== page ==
Judgment No. HB 29/05
Case No. HC 3510/04
X-Ref: HC 2728/01
G R ENGINEERING (PVT) LTD
MITRE ENGINEERING (PVT) LTD
THE DEPUTY SHERIFF, BULAWAYO
IN THE HIGH COURT OF ZIMBABWE
BULAWAYO 25 NOVEMBER 2004 & 28 APRIL 2005
L Nkomo instructed by S Mazibisafor applicant
Dhlaminifor 1st respondent
Urgent Chamber Application
CHEDA J: This is an urgent application to jointly interdict respondents from executing the order and writ of execution and ejectment under case number HC 2723/01 and also ordering them to return or restore the attached and removed goods to applicants” premises.
The brief facts of the matter are that 1st respondent sued applicants for rent and damages under case number HC 2723/01. Respondents fully paid the said amount thus finalising the matter.
Thereafter, a new lease agreement was entered into by the parties. During the lifetime of the said new lease agreement, applicants defaulted in their rent payments resulting in arrears. In its desire to recover the subsequent arrears applicant instructed 2nd respondent to execute the writ obtained in case number HC 2723/01. In doing so
an employee of 1st respondent’s firm altered the figure to reflect the then current arrears. These facts are common cause.
The issue therefore is whether 1st respondent is entitled to use the writ on a debt which has sine been settled. There is also the issue of whether or not the application is urgent.
Second respondent attempted to execute on the altered writ. Therefore applicants had reason to panic, hence they resorted to instituting these proceedings to stop 1st and 2nd respondents’ actions which they perceived as illegal. This on its own was enough reason for applicants to proceed by way of an urgent chamber application. Had applicants served the said urgent chamber application on respondents perverse conduct on their part would not have been avoided bearing in mind the fact that 1st respondent through its legal practitioner of record had substituted the settled claim with a new one. This, no doubt shows the determination 1st respondent had in executing this writ. The rationale of an ex parte application is to curb the expected perverse conduct on the part of the respondent which would result in irreparable harm on applicants, ultimately leaving them with no suitable remedy. It is on this basis that I find that the matter is urgent.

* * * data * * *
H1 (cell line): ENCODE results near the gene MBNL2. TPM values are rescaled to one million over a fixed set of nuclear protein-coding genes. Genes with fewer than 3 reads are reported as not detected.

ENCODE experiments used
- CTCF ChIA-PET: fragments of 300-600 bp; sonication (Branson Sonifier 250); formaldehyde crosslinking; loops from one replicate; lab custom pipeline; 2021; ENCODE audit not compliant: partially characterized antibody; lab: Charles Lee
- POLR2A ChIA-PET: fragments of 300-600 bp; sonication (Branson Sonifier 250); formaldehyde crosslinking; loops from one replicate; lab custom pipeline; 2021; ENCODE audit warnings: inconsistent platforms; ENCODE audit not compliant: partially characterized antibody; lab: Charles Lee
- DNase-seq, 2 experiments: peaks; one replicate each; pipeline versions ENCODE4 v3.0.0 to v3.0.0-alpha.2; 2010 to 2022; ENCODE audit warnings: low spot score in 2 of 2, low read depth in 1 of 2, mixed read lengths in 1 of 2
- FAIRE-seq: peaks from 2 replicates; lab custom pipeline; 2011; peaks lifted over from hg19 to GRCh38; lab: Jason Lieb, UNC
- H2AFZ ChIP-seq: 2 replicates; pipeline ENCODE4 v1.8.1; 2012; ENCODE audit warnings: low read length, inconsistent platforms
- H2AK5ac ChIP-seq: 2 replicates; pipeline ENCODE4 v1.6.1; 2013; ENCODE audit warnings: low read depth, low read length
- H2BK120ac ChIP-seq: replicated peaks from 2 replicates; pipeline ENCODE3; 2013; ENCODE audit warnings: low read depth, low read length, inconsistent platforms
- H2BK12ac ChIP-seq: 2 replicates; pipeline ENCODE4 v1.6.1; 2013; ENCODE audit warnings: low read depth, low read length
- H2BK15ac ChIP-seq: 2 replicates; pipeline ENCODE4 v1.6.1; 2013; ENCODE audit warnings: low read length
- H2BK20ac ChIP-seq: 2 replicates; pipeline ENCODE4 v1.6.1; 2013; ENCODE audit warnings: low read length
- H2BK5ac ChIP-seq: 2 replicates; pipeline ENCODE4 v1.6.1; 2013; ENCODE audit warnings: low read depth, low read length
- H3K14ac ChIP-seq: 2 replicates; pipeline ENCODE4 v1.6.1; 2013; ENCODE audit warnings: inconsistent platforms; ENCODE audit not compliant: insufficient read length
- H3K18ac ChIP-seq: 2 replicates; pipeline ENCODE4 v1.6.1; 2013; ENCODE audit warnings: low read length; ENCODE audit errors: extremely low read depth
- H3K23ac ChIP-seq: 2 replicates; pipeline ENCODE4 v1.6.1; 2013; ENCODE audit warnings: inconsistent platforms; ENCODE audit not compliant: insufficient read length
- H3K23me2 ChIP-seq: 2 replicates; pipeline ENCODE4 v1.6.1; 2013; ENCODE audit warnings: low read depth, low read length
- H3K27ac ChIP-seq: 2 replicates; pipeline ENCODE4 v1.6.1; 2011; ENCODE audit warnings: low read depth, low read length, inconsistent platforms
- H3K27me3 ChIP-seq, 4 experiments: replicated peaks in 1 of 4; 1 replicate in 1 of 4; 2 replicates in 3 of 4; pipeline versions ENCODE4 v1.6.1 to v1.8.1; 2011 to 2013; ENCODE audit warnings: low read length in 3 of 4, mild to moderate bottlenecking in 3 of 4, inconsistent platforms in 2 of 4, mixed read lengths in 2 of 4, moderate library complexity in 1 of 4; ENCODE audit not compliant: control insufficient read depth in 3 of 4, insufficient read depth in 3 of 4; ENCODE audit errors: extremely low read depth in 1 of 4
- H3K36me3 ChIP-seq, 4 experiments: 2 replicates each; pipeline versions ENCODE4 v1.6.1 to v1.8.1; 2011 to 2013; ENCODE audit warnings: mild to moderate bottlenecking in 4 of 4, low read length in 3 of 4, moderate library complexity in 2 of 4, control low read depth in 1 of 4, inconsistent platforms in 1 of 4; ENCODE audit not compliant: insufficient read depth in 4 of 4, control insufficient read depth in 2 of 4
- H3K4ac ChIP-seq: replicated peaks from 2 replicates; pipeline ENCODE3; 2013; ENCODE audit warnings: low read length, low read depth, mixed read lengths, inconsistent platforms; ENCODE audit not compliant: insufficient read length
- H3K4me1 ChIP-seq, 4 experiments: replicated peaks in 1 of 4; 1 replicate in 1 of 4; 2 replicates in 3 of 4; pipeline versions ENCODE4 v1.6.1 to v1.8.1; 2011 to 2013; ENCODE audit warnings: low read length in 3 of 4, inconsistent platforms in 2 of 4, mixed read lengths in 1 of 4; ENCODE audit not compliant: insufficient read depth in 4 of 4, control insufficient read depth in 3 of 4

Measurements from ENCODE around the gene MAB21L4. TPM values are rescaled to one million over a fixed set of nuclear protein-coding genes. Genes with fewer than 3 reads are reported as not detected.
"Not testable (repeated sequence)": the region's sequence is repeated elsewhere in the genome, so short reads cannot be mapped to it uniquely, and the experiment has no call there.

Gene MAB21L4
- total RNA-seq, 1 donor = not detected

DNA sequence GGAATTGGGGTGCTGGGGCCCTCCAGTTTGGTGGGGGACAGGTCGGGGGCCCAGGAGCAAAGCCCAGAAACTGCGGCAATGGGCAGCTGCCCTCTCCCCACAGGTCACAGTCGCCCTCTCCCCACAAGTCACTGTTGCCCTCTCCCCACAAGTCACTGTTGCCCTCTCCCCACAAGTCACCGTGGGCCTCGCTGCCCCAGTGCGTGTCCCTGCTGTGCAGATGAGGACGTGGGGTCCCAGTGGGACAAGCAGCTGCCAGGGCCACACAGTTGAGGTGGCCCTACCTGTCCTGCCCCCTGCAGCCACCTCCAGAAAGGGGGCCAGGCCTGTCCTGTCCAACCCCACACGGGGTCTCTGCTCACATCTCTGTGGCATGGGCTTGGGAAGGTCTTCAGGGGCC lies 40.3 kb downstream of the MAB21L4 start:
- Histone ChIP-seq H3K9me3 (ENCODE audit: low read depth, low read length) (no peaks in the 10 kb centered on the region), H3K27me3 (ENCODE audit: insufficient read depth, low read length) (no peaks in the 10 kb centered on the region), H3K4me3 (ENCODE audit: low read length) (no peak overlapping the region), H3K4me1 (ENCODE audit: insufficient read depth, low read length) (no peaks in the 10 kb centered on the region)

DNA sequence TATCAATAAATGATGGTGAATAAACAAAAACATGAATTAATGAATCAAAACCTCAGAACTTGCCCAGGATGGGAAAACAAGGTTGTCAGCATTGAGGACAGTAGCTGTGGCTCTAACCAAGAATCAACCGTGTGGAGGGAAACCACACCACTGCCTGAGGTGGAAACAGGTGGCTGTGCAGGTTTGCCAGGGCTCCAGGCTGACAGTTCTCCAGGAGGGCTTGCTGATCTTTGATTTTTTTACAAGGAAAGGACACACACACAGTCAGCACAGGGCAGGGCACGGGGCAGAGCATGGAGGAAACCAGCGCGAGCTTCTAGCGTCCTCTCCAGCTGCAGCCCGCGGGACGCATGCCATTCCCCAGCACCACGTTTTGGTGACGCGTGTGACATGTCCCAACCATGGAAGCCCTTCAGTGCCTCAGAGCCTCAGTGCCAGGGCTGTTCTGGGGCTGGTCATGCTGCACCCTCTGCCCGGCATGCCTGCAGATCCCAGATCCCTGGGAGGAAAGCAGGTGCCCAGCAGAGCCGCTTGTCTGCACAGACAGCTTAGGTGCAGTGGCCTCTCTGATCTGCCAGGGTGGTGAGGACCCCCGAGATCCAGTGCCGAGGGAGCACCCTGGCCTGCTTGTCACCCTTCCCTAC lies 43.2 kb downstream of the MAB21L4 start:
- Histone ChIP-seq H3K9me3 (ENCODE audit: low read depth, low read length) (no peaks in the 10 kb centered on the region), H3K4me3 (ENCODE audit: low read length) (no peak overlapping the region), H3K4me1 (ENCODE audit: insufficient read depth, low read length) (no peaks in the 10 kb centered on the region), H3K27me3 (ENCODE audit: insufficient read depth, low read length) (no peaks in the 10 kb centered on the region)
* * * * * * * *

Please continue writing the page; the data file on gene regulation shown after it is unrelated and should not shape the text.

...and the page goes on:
Respondents proceeded under a writ which had been satisfied. Firstly, 1st respondents’ legal practitioner’s alteration of the writ issued out of court was clearly unlawful and 1st respondents’ action of proceeding against applicants on the basis of a satisfied writ was unethical and also unlawful. A judgment debt is satisfied on its full payment. It therefore stands to reason that after full payment had been made the matter was finalised. Any action by 1st respondent in an attempt to recover
subsequent rent without a court order was illegal, see Gers & Co Ltd v Van Straten 1918 – 1927 GWLD 198.
Applicants have asked for costs at a higher scale for the reason that 1st respondent was not genuine in its opposition to this application. The determination of
costs at a higher scale was ably laid down inNel vWaterberg Landbouwers Ko-operatiewe Vereniging 1946 (1) ad 597 at 607 TINDALL JA stated:
“The true explanation of awards of attorney and client costs not authorised by statute seems to be that, by reason of special considerations arising either from the circumstances which give rise to the action or from the conduct of the losing party, the court in a particular case considers it first, by means of such an order, to ensure more effectually than it can do by means of a judgment for party and party costs that the successful party will be out of pocket in respect of the expense carried to him by the litigation.”
The courts will award costs at a higher scale where respondent lacked bona fides in his defence. In casu 1st respondent was aware that its legal practitioner had altered the writ and that its judgment debt had been fully satisfied but did not want to concede this error when such error was pointed out to it by applicant. In other words respondent exhibited a high degree of arrogance thereby leading to these proceedings. In order to defend this unlawful act by respondent, applicants were put in unnecessary substantial expenses.
Throughout the proceedings the arguments being raised were without foundation and 1st respondent did not seek to disassociate itself from its legal practitioner’s attitude.
In conclusion the following order is made:
The 1st respondent be and is hereby permanently interdicted from executing on the judgment under case number HC 2723/01.
The 1st respondent only be and is hereby ordered to pay costs of suit on an attorney-client scale for this application.
Cheda & Partners, applicant’s legal practitioners
Lazarus & Sarif,1st respondent’s legal practitioners